On my own, I went to the cafeteria to get some breakfast (I was really after some more melonpan but they didn’t have any. I’m hooked! Already found a recipe online.) and bought an open-faced omelet-type roll and a cup of tea and met Corban at the bus stop at 10:25. We were headed to the Osaka Castle. It was a field trip so it was ok for Corban to skip one of his classes, right????? After the bus, we bought rail tickets to get closer to where we were going, then another ticket for a different train. At one of the stations, we went out into the Umeda area of Osaka, and found another “must see” attraction, The Osaka Sky Building. It took a while to find out how to get to the building visible in the distance and then to the top but we made it. If only the day had been clearer. (If you want to see really good pictures, go to the link.) We took our time (since you have to buy a ticket to go to the top). The Japanese are real business people! There is a small little place to the side of the walkway around that you can “rent” at night as a “love couple.” After you PURCHASE a love locket, you can place it on the fence around the area. Business opportunities!!!
It was lunchtime and we found the basement restaurant area which has been created to look and feel like an early 20th century Japanese street. We picked a cafe. Ramen soup! As we were leaving, a water fall suddenly began onto the large boulders outside the plate glass windows. What was this all about? That was when we discovered the “garden” that was to the side of the sky building. A walk through the tranquil park (which was developed to provide tranquility among the concrete!) brought us upon a man studying or demonstrating (I could never quite figure that one out) lightening bugs. He gave one to Corban to hold and it was “love at first light!” The bug would not leave. LOL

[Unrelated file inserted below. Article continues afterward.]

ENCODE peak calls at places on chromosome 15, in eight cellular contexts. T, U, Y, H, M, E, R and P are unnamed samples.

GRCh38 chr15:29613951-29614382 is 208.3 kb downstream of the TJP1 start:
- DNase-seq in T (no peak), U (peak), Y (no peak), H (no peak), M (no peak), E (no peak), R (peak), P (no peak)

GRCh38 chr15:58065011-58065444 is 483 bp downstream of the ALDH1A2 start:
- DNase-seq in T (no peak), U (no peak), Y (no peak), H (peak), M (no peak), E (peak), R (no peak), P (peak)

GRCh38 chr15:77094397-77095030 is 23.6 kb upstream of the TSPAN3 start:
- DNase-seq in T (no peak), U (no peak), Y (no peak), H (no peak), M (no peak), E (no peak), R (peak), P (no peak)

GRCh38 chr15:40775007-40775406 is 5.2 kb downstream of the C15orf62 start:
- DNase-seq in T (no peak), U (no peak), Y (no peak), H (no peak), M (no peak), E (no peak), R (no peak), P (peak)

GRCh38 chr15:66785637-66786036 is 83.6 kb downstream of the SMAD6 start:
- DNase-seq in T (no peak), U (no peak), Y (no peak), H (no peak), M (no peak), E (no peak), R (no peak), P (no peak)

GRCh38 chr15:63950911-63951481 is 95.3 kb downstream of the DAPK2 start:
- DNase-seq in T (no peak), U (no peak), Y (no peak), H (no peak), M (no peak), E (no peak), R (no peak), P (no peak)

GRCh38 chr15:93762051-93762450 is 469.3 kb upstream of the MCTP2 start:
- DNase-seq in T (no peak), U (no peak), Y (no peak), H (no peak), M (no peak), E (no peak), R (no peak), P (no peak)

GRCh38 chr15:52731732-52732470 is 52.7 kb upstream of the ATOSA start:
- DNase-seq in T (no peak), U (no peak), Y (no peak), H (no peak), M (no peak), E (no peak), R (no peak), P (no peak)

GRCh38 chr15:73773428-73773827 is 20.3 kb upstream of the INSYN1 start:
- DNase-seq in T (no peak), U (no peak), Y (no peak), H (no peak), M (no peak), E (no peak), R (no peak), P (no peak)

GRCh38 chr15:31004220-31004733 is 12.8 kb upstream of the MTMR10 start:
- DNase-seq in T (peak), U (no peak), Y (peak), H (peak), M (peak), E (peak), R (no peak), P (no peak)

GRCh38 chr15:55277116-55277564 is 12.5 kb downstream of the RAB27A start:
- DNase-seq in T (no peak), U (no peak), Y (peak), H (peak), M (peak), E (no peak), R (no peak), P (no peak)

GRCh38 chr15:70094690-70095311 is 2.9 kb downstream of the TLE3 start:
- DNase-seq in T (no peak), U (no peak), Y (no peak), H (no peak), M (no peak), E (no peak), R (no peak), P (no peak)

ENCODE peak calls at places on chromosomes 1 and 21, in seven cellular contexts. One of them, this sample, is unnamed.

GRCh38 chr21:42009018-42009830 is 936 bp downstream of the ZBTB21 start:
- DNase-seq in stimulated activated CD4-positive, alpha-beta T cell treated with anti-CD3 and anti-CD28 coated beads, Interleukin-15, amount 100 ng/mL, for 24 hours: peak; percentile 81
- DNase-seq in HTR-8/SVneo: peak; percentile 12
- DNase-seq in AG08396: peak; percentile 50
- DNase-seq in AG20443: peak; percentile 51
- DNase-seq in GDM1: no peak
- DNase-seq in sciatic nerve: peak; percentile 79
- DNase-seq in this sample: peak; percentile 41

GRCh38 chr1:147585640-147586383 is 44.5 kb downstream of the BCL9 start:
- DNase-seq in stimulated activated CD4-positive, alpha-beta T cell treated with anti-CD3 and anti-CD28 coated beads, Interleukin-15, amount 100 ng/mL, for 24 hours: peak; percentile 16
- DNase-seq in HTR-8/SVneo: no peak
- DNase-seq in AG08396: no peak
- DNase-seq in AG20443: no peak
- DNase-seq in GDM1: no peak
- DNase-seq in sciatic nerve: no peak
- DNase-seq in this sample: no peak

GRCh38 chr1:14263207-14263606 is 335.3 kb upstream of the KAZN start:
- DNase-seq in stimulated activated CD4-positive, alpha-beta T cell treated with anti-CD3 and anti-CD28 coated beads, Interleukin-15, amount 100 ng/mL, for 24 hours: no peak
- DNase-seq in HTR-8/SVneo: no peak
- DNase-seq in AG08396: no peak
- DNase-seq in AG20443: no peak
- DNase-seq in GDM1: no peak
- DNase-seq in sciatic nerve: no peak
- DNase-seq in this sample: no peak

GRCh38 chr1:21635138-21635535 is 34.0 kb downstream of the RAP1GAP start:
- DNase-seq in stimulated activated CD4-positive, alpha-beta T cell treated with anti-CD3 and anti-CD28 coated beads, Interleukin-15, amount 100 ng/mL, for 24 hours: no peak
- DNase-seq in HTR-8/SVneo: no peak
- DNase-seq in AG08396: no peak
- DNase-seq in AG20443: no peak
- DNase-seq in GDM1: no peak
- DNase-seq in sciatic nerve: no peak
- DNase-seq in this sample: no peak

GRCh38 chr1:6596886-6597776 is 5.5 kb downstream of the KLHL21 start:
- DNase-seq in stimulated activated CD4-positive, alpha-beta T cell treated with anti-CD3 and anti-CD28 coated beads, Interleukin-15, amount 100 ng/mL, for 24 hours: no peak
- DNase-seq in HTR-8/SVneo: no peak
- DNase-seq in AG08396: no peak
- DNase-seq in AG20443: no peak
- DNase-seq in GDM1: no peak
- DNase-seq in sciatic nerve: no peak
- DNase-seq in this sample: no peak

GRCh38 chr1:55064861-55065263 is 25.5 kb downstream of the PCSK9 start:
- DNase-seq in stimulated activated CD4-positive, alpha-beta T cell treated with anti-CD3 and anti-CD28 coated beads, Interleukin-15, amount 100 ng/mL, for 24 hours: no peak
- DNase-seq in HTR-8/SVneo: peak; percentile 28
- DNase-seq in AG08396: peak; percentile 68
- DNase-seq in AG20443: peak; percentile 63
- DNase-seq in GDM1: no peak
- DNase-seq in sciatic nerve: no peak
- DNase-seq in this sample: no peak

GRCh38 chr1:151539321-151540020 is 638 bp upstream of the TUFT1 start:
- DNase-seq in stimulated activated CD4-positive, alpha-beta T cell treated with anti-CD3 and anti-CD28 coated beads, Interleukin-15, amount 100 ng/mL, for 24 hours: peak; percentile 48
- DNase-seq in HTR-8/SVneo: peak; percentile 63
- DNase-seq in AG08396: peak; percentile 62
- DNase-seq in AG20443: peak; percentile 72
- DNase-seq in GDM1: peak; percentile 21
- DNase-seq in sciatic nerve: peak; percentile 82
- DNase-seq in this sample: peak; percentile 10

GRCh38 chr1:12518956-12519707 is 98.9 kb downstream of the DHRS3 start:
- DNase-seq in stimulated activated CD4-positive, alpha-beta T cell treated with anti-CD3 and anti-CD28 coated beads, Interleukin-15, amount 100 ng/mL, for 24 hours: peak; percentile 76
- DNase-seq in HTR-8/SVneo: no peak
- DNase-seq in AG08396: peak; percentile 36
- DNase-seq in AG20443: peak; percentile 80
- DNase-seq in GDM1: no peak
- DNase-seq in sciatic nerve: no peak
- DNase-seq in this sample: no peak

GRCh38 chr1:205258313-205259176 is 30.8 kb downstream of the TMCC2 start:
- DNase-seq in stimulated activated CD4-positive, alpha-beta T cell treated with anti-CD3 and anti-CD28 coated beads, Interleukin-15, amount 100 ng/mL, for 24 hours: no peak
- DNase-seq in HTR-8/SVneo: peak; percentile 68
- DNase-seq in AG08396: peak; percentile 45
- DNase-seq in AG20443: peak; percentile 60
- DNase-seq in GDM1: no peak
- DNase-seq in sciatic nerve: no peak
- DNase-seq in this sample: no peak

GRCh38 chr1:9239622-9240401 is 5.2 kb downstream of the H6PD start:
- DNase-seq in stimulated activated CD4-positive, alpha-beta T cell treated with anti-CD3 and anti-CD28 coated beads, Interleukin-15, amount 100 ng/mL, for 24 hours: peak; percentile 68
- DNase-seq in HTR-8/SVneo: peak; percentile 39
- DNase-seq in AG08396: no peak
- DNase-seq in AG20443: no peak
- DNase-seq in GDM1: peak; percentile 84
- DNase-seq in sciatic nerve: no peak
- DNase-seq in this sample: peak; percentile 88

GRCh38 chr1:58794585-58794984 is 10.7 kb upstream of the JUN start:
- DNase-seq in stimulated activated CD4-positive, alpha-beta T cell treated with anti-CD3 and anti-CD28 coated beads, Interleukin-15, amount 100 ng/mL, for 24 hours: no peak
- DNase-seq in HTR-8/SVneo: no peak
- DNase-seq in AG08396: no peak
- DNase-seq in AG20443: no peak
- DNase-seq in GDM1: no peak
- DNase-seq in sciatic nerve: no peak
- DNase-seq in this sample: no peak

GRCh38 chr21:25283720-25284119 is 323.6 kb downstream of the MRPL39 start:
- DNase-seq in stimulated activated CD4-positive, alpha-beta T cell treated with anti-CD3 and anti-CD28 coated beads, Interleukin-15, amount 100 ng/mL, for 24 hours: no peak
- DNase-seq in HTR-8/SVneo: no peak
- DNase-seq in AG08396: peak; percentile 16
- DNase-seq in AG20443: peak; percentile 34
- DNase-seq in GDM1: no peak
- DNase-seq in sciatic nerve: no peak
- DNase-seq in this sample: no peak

Another area near the rail station was a recently opened shopping center. I don’t mean like our strip malls, but department stores upon mall stores including gourmet food counters (that reminded me a lot of our cosmetic counters in big stores) and a grocery store. We wandered around there going from the ladies shoe floor!!!! to the Pokeman Center to the craft supplies……you get the picture. This whole stop took much more time than we had planned and Corban had a “dinner party” lined up back at campus. So, we decided to skip the castle and head back to campus. The okonomiyaki dinner was at 7:30. We still had to buy groceries. And, we would have made it if it weren’t SO CONFUSING to find the right train and make the right bus stop! We got on one train headed home with a necessary change to another train, however what Corban didn’t realize was that during commuter hours it skips the stop we needed to make!!! So, as soon as we could, we got off and went back the other direction to get the right one. Aaaarrrrgggghhhh!!!! (At least the stations are clean.) He texted the invited friends to change the time to 8:00 but his phone died so he wasn’t sure if the word got out! We got off the train, took a bus toward campus. Got off at the grocery store. Bought groceries and walked the rest of the way home. Whew!
Okonomiyaki, Corban style. On the front patio area of the dorm, we plugged his big round electric griddle into the two linked-together extension cords coming out of the window from the lobby. The 3 Chinese girls began shredding the cabbage and the rest of the crowd began to gather, about 10 total. Corban mixed the shredded cabbage with flour, eggs and water (I think that’s all) and made a pancake like thing on the griddle. When the bottom was browned, he topped the “pancake” with meat and veggies and seasonings and flipped it. When done, it was cut up into small portions and shared. This continued until all the ingredients were used up! (including the octopus!) Oh, he also made another kind of dish when he ran out of cabbage. The “event” lasted until after midnight. Good times talking with his friends. They must all be really smart because I don’t know when they study.